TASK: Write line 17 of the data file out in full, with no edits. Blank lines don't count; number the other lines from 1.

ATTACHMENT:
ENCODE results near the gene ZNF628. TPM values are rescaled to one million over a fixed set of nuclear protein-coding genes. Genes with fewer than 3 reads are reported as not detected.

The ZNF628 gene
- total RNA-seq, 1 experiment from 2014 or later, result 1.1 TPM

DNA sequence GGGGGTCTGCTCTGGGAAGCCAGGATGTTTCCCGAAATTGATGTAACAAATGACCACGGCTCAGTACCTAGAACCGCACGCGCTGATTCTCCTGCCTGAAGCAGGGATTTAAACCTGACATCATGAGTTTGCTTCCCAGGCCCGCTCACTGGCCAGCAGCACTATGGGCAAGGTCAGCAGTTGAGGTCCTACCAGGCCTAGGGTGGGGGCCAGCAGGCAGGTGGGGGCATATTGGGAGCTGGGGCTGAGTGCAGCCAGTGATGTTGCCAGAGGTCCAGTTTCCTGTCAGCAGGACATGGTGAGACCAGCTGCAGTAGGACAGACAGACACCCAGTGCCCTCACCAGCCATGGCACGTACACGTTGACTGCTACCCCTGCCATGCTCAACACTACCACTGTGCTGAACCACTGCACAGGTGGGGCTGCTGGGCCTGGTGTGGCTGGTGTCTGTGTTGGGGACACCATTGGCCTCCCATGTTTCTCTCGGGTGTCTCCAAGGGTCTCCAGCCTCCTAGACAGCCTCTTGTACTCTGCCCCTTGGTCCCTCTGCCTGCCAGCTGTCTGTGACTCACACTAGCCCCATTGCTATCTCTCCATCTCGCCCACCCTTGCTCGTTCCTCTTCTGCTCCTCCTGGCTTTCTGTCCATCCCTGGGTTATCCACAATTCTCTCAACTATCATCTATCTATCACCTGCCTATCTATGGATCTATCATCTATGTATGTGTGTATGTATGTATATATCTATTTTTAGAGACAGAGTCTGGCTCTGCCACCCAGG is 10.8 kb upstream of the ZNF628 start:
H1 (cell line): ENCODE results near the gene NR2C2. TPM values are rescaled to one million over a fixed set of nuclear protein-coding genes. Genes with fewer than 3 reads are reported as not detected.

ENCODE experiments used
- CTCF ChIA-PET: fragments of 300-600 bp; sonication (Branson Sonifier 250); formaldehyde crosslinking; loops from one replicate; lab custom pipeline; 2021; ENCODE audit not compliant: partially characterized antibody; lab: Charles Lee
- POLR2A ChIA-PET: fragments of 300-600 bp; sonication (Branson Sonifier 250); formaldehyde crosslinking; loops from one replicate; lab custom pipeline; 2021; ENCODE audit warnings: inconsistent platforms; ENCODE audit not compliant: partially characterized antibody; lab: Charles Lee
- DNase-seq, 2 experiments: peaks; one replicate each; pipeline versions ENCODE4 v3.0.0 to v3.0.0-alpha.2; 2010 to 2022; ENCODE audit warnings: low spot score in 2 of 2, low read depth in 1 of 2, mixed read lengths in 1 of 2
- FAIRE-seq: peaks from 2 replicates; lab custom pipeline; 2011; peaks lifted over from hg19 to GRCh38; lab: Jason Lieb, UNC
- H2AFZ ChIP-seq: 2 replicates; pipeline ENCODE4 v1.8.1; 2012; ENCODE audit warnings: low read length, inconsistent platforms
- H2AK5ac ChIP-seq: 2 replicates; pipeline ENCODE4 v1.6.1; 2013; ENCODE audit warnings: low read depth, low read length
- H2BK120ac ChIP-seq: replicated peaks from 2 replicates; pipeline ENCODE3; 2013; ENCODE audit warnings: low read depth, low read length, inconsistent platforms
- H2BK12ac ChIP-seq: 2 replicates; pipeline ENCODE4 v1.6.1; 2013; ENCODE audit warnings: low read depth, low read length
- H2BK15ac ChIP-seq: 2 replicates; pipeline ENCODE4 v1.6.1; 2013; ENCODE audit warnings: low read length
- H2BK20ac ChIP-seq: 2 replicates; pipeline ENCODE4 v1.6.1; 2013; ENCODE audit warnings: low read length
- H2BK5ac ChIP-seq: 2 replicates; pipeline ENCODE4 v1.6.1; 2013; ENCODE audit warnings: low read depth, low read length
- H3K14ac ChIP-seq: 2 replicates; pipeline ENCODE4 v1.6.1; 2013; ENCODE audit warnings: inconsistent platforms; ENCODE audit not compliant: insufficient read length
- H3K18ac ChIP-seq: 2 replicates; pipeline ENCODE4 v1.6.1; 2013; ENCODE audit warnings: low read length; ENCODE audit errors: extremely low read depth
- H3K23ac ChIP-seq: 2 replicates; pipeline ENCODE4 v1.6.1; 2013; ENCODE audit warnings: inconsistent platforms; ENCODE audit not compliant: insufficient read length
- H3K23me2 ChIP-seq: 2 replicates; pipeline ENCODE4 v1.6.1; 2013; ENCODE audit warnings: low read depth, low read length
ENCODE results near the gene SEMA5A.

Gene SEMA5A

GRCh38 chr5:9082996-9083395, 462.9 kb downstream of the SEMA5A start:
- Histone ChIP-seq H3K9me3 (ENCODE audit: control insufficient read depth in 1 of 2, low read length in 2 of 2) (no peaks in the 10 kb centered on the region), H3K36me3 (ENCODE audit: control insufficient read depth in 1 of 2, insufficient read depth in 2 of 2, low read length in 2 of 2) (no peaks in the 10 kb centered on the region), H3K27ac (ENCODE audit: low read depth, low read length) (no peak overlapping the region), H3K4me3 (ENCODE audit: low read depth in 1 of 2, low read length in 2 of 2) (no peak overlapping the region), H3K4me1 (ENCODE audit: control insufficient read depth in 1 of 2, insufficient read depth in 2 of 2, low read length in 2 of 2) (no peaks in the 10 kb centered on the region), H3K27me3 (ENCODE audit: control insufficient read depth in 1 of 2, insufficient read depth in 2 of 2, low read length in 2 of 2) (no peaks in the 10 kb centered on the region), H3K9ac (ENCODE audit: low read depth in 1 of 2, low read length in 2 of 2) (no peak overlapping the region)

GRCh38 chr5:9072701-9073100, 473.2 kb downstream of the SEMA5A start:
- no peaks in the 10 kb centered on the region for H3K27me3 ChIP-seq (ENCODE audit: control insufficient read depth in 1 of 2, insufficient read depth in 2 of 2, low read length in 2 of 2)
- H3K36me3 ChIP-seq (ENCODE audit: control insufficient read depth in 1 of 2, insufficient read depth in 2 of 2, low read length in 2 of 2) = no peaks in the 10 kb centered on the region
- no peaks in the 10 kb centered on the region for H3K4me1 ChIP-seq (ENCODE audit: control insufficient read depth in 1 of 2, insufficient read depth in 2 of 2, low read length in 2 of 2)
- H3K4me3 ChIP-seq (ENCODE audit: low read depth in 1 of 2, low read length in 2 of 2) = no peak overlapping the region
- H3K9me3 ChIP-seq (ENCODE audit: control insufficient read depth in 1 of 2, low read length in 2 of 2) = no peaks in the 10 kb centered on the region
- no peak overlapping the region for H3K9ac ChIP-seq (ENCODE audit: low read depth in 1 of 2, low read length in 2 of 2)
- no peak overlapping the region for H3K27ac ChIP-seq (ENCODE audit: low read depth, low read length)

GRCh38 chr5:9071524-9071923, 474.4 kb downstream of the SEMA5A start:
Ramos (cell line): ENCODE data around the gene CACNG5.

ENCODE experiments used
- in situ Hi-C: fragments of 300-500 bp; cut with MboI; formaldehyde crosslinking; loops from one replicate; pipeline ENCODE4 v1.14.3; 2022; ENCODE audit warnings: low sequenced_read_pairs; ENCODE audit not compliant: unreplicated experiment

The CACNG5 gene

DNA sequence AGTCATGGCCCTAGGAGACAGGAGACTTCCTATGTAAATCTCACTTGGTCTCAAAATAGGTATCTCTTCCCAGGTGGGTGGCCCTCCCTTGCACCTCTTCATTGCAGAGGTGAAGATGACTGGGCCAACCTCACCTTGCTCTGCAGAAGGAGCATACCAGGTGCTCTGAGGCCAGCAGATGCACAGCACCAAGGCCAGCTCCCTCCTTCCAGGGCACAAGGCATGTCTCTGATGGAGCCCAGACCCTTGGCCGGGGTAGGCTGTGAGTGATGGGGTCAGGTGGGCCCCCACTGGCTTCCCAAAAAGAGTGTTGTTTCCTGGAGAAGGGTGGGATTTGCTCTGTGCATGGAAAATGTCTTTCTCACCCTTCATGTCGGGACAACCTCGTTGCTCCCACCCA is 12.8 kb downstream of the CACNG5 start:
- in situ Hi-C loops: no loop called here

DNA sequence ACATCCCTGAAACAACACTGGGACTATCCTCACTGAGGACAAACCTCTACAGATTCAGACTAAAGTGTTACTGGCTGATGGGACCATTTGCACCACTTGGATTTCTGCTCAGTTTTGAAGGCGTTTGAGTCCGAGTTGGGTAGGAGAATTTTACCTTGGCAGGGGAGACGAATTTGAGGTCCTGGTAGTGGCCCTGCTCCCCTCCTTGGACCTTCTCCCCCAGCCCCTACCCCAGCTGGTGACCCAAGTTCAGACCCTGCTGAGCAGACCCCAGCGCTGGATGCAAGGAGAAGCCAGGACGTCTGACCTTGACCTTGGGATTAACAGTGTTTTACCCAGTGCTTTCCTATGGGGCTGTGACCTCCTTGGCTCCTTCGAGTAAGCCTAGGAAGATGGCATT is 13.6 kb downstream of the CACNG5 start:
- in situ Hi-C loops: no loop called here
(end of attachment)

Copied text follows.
- H2BK5ac ChIP-seq: 2 replicates; pipeline ENCODE4 v1.6.1; 2013; ENCODE audit warnings: low read depth, low read length